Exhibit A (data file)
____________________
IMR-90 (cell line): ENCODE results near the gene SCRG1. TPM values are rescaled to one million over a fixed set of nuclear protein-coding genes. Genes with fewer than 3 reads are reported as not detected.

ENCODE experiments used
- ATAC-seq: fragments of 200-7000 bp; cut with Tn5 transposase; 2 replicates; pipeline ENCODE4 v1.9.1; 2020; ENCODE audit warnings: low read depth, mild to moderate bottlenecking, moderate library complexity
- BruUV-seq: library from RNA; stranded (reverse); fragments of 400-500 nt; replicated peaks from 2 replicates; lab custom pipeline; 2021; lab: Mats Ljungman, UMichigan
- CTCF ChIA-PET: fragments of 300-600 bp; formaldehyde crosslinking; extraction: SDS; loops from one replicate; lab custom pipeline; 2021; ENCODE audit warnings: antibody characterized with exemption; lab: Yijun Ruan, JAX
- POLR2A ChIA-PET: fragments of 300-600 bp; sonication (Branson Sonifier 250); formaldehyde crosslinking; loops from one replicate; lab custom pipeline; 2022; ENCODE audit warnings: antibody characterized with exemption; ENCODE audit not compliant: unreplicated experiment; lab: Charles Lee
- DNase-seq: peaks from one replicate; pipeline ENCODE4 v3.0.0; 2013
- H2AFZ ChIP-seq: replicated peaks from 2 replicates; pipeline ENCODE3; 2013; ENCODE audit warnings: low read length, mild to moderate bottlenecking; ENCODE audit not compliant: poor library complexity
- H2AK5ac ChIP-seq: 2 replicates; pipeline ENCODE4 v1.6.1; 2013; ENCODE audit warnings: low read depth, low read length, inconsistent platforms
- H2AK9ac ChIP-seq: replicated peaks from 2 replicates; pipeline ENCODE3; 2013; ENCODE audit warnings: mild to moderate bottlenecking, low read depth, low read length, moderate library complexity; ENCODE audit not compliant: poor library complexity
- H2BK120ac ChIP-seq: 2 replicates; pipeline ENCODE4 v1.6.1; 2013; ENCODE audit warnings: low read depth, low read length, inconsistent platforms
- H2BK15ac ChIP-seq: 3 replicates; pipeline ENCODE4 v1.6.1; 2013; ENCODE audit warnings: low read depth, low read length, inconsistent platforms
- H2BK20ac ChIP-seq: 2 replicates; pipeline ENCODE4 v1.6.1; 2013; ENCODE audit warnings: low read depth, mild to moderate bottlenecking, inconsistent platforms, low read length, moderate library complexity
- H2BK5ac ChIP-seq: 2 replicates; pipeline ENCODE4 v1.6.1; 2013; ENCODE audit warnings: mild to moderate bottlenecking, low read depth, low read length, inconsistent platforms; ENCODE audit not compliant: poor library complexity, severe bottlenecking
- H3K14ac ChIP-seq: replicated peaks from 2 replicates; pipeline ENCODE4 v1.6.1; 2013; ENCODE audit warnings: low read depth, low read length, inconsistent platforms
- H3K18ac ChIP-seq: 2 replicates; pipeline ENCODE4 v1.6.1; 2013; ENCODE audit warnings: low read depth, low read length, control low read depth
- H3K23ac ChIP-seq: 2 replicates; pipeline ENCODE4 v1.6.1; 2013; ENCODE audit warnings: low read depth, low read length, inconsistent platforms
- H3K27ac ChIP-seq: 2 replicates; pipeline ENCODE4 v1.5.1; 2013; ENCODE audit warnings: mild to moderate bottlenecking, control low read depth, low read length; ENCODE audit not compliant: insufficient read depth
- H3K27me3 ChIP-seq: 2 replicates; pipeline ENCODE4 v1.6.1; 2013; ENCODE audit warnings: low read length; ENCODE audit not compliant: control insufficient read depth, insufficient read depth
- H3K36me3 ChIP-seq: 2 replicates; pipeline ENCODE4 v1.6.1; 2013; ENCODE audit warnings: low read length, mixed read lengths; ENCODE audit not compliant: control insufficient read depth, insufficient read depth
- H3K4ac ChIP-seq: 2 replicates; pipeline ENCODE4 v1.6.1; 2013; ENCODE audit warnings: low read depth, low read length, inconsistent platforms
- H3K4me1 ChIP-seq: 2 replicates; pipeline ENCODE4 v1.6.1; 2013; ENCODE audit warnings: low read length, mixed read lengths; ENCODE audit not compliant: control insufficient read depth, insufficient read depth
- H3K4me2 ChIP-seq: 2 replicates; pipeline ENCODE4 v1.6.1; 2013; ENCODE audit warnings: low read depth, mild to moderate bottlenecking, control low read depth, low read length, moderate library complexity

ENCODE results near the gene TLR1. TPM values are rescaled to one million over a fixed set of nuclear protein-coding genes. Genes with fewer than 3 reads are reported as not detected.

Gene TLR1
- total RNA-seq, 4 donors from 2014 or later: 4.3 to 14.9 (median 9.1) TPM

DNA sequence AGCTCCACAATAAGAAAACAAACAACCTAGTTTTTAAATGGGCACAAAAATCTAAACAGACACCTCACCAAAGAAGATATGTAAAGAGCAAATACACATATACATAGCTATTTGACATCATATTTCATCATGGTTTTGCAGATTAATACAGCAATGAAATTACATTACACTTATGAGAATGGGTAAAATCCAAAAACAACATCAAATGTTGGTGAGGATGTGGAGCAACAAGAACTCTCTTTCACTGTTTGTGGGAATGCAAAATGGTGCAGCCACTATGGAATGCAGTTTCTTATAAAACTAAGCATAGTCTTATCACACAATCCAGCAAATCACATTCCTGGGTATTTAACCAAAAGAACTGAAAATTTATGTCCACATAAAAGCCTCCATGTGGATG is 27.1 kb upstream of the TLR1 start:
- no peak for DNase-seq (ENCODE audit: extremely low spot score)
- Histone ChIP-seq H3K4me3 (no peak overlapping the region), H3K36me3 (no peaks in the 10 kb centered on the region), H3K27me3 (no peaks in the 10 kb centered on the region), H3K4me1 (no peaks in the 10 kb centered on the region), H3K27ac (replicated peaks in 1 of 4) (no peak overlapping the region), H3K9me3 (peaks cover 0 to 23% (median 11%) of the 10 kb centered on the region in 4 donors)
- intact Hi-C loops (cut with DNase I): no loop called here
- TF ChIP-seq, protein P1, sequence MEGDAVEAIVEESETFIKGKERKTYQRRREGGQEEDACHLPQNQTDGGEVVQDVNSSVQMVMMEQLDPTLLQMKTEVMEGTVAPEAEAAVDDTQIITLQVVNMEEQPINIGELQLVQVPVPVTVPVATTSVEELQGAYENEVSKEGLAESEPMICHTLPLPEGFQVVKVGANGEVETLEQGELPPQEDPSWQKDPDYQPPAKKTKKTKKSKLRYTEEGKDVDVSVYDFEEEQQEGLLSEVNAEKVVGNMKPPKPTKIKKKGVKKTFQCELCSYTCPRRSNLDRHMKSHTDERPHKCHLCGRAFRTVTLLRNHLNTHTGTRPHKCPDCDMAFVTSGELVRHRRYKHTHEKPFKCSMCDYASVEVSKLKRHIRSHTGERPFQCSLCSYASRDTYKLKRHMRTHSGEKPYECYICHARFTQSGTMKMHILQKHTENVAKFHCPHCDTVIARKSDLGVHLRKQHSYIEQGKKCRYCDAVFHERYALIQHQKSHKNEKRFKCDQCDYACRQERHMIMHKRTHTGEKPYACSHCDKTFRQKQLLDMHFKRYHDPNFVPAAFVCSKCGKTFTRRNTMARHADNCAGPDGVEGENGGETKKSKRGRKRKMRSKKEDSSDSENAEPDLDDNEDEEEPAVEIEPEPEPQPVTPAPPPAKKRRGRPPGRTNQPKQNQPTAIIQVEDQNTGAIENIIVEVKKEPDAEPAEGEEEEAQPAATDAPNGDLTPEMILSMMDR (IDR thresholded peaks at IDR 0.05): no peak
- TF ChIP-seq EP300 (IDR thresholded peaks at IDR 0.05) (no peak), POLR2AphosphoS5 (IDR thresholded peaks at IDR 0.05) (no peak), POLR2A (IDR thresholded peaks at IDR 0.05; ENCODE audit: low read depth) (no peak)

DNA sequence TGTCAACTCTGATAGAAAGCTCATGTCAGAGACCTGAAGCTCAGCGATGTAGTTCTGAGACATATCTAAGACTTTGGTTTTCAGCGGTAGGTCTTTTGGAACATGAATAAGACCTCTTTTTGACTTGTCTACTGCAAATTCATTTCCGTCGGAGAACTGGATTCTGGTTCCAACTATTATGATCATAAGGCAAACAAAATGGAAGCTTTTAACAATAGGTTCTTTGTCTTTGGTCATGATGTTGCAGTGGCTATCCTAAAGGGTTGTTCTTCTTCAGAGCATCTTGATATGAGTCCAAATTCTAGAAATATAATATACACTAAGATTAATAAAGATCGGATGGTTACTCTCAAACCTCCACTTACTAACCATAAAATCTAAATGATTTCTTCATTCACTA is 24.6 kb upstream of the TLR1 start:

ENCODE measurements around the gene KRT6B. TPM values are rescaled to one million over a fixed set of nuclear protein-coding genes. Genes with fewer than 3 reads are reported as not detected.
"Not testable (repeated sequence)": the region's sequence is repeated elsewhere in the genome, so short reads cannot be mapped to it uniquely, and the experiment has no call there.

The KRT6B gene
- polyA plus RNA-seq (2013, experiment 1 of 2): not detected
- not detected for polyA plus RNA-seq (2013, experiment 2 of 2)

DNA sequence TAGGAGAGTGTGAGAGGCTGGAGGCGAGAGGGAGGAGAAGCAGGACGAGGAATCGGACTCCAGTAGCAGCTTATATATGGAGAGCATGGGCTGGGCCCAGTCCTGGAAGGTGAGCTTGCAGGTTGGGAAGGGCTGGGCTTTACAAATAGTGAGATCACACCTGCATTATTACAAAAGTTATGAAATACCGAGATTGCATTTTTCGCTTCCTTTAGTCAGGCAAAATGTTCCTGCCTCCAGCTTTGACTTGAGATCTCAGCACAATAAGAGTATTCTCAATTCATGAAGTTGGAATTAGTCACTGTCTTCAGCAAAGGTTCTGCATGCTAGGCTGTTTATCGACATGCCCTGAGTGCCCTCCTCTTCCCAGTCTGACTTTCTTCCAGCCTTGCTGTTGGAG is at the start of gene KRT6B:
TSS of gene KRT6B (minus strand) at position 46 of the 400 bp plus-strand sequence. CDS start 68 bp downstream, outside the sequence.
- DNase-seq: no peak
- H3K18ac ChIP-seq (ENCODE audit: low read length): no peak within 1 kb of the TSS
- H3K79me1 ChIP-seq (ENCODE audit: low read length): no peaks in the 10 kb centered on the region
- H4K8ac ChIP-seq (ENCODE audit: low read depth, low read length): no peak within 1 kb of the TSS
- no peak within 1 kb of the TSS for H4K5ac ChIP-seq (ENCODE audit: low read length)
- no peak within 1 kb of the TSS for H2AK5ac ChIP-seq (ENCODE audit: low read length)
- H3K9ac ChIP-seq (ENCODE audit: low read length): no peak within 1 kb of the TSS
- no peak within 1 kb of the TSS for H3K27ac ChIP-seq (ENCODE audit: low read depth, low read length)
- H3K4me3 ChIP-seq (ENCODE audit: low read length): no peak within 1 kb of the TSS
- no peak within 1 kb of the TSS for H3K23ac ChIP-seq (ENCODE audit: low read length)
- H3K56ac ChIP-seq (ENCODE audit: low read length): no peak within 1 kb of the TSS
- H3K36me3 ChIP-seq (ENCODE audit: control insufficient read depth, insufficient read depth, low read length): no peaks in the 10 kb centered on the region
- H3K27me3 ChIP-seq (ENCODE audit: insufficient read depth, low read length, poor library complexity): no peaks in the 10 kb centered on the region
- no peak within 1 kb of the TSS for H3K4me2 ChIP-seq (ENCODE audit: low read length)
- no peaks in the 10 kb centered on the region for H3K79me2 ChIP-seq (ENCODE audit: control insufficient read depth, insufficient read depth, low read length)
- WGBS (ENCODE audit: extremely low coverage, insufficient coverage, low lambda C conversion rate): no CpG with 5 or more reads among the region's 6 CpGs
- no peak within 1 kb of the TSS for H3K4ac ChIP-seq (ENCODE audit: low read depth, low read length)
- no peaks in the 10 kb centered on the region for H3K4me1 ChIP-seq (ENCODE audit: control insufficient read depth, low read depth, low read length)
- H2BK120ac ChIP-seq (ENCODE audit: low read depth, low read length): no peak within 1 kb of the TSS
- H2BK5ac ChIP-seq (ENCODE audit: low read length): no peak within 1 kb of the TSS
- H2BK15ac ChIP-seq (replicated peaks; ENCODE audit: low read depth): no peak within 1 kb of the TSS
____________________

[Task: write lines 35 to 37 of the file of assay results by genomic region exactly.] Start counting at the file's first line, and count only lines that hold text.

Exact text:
"Not testable (repeated sequence)": the region's sequence is repeated elsewhere in the genome, so short reads cannot be mapped to it uniquely, and the experiment has no call there.

The KRT6B gene
- polyA plus RNA-seq (2013, experiment 1 of 2): not detected